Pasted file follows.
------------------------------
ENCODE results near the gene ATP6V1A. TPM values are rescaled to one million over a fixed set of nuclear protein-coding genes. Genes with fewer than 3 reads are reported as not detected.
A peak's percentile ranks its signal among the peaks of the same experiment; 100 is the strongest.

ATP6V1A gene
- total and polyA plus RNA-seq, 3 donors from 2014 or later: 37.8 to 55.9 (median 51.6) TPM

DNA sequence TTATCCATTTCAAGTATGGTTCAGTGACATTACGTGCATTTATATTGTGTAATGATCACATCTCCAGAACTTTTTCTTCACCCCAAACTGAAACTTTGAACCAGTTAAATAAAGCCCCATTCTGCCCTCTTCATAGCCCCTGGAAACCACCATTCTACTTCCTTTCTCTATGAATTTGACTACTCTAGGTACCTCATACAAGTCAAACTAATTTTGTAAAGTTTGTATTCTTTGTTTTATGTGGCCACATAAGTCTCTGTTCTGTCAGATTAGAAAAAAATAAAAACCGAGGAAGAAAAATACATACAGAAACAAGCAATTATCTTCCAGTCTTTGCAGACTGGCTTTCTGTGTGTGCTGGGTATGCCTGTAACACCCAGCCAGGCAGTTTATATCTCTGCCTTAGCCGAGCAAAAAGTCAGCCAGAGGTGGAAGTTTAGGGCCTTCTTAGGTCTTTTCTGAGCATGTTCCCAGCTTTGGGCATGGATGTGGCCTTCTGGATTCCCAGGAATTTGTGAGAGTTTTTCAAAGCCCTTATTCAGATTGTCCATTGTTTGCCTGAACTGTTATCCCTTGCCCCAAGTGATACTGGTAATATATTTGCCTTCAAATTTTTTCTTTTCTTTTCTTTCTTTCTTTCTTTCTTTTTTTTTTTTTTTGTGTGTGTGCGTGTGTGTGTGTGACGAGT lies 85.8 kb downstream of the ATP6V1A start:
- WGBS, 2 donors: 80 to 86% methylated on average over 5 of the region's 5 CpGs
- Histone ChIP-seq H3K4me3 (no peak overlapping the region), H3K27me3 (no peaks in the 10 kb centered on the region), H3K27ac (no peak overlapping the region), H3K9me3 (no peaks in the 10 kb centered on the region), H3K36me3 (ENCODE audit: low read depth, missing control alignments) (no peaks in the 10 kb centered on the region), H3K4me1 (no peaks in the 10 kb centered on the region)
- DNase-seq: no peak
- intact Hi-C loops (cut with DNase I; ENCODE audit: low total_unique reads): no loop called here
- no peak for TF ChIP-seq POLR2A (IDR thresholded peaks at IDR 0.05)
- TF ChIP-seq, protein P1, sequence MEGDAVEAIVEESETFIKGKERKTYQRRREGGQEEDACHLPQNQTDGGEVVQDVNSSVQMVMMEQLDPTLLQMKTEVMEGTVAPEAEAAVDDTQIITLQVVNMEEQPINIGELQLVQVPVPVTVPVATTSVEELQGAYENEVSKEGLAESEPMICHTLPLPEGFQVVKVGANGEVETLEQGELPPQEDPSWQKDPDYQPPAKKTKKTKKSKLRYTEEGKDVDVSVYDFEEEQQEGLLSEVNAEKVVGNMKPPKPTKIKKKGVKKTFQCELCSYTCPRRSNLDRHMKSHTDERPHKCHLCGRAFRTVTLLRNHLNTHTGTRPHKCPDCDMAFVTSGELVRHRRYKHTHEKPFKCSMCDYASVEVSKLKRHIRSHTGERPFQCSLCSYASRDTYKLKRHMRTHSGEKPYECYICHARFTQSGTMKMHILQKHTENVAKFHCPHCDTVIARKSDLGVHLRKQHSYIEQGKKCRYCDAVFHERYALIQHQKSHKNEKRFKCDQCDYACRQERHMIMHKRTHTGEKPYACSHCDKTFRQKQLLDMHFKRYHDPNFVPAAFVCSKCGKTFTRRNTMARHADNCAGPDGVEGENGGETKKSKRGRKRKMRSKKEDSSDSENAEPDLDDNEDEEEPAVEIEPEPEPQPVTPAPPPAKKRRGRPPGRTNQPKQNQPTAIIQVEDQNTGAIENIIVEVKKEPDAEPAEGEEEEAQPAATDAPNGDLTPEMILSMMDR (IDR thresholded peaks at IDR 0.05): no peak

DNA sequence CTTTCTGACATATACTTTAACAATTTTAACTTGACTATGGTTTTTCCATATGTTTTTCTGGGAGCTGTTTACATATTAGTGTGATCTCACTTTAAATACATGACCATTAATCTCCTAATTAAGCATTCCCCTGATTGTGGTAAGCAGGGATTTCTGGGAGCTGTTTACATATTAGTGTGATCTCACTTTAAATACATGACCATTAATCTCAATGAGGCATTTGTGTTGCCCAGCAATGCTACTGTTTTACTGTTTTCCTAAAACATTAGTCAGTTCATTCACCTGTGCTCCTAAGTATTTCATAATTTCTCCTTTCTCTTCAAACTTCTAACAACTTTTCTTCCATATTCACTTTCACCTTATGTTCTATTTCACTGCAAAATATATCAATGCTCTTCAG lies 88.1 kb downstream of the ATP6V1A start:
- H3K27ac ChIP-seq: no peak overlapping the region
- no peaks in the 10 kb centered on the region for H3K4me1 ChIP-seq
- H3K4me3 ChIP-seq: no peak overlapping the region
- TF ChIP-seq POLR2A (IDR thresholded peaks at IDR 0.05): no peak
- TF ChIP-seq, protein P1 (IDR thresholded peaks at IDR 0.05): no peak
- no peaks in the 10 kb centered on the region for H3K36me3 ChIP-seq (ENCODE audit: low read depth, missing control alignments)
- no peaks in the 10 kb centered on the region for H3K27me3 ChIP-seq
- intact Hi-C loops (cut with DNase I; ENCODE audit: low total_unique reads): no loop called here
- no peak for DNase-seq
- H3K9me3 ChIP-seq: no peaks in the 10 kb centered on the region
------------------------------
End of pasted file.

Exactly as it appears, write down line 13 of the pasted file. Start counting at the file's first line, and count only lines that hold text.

- H3K27ac ChIP-seq: no peak overlapping the region